Joe Bidens five broken promises in first year in white House

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President Biden is currently hovering around an all-time low in his polling average, with support from only a minority of Americans. Polling aggregator FiveThirtyEight has him on 41.1 percent approval, up only 1.3 percent from his lowest support margin of 40.4 percent on February 27. has explored the broken promises that have caused his approval to drop to this point from a promising 55 percent start.

Student loan forgiveness

One of President Biden’s central campaign promises was a progressive change to student loans.

Loans have become insurmountable for many young Americans pursuing higher education, with approximately $1.6 trillion of outstanding debt across 43.4 million borrowers in 2021.

While on the campaign trail, he told supporters that, if elected, he would forgive up to $10,000 of their remaining debt.

There is currently no sign of this pledge becoming a reality as Americans approach the end of loan forbearance, which allowed borrowers to cease payments over the pandemic.

Mr Biden has offered neither a proposal on fulfilling the policy nor specified how much he could forgive.

New domestic terrorism laws

The last few years have seen an uptick in domestic terrorism in the US, highlighted by semi-regular school shootings and a growing far-right presence.

The country has a long list of domestic terrorist movements, both organised and not.

President Biden promised law enforcement new powers for apprehending homegrown terrorists that would “respect free speech and civil liberties”.

His administration has not worked through a new law, instead focussing on strategy.

Gun and ammunition sales regulation

Mr Biden moved to compliment the above law with new restrictions for gun sales.

Under two previous promises, he said he would move to end online firearm and ammunition sales while requiring background checks for those made in person.

So far, however, there is no active legislation for either pledge.

Moves to end online firearms and ammunition sales ended in executive action built to regulate “ghost guns”.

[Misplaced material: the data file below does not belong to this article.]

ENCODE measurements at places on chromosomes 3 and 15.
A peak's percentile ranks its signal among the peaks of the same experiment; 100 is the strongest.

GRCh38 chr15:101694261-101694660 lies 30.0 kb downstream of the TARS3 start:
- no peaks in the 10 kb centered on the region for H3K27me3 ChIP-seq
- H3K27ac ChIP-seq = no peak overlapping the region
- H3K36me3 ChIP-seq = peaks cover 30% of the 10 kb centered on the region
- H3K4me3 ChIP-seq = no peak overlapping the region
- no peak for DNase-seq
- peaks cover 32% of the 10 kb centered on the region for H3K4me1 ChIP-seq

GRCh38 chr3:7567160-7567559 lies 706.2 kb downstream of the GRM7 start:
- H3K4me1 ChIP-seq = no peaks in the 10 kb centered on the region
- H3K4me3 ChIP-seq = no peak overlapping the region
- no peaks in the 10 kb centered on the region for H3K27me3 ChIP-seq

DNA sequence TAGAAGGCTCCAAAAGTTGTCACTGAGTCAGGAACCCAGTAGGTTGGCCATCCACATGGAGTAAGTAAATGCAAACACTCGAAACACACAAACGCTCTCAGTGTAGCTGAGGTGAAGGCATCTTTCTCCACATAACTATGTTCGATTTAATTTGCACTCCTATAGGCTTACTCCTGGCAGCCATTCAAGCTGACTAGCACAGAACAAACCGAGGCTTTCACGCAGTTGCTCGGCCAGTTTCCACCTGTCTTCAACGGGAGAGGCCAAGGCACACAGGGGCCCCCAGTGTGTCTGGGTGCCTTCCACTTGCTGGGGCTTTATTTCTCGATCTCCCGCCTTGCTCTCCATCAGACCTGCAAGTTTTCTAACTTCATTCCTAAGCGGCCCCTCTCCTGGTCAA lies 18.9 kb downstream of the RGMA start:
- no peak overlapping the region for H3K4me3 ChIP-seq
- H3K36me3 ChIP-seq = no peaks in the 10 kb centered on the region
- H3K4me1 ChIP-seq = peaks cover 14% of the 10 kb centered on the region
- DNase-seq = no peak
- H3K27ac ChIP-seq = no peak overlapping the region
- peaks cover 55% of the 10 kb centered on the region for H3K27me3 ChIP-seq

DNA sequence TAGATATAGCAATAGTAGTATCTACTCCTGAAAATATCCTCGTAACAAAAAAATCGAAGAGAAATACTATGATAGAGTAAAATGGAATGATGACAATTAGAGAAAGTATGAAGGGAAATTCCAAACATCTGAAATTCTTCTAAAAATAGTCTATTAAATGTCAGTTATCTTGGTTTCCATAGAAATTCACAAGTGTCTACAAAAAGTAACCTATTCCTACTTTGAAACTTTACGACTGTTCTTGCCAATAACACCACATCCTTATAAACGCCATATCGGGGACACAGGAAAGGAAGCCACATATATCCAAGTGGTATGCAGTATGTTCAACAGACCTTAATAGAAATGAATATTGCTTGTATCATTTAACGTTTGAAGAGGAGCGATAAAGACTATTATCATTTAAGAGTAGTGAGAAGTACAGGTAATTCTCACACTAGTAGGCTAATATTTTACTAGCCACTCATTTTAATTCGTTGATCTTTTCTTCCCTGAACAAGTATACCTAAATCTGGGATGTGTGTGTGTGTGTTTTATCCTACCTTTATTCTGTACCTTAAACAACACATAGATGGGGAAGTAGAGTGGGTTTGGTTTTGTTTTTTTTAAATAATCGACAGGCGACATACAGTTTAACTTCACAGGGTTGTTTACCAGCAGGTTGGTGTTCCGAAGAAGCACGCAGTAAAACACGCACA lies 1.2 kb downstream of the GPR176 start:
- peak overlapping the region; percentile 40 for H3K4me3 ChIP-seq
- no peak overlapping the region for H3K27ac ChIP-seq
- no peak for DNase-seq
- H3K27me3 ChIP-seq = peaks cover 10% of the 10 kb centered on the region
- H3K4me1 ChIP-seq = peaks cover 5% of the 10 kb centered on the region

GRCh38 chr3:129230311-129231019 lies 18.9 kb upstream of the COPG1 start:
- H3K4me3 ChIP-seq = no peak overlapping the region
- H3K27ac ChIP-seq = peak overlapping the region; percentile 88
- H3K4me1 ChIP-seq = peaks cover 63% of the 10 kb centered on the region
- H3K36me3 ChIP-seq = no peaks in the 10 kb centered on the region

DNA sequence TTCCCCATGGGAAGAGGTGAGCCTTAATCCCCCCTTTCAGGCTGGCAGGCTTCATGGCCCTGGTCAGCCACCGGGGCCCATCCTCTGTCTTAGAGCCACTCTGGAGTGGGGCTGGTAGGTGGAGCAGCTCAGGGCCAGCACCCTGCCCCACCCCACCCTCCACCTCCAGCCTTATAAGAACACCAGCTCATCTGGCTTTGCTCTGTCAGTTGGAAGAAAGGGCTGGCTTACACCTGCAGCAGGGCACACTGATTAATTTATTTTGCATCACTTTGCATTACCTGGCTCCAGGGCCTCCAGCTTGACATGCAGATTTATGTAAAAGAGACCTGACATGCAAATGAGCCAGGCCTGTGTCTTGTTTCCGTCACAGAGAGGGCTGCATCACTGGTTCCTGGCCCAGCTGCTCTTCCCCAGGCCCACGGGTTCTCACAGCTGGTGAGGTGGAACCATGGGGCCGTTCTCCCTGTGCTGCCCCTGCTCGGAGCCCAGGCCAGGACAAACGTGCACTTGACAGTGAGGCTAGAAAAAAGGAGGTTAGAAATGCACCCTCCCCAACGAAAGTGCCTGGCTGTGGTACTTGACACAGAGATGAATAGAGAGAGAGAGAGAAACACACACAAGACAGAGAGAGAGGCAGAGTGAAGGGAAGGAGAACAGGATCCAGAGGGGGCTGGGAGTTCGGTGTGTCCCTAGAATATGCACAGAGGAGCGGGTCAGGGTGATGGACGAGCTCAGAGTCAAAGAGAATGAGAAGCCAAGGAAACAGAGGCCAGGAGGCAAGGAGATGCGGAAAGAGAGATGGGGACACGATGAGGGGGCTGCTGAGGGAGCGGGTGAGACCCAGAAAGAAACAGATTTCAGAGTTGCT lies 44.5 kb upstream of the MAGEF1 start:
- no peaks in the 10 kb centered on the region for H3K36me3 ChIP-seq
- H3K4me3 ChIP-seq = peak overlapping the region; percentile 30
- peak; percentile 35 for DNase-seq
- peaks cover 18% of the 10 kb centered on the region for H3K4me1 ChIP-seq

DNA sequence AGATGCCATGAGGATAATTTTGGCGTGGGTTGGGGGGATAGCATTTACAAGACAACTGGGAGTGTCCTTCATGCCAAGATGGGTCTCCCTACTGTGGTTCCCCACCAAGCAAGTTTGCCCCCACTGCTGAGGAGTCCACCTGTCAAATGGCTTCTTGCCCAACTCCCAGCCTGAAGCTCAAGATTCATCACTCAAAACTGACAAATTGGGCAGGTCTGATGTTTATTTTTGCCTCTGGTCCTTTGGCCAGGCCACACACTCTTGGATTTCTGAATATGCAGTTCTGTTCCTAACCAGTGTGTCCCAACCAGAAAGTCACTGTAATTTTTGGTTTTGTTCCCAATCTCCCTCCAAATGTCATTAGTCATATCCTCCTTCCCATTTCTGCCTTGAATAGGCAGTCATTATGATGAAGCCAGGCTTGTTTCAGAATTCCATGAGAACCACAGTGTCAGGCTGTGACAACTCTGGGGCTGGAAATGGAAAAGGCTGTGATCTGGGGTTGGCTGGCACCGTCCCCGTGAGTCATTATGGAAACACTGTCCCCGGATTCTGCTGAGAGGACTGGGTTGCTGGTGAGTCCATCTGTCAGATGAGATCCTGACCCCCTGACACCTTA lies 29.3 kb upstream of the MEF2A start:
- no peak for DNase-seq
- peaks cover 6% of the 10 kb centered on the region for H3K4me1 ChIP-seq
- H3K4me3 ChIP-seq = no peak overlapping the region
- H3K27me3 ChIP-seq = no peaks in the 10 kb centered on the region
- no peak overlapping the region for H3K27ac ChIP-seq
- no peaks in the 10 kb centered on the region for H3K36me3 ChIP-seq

And while his administration has worked to build legislation on the latter pledge, it has stalled as of January 4.

Eliminating cash bail

Progressive support has mounted behind eliminating the US cash bail system.

Under current rules, people spend time in jail pending a hearing regardless of guilt or innocence.

Their only way out is by forking over a cash sum they often do not have, meaning poorer Americans stay in prison even when innocent.

Several states have already moved to ban cash bail, and Mr Biden had previously promised to enact one on a federal level.

But the promise appears to have faded into the background during his first year in office, with no mention made since he became President.

Decriminalising cannabis

Cannabis legislation in the US is primarily enacted at the state level, and many states have decriminalised the drug locally.

As the product of blossoming momentum, 27 states have moved towards decriminalising cannabis in some form.

Once again, Mr Biden has promised to follow them at a federal level.

The President has barely mentioned the policy since taking office, with no indication of consideration.

Possession laws in the US are unusually punitive, often landing people convicted for possession in prison for one year and two or three following further infractions.

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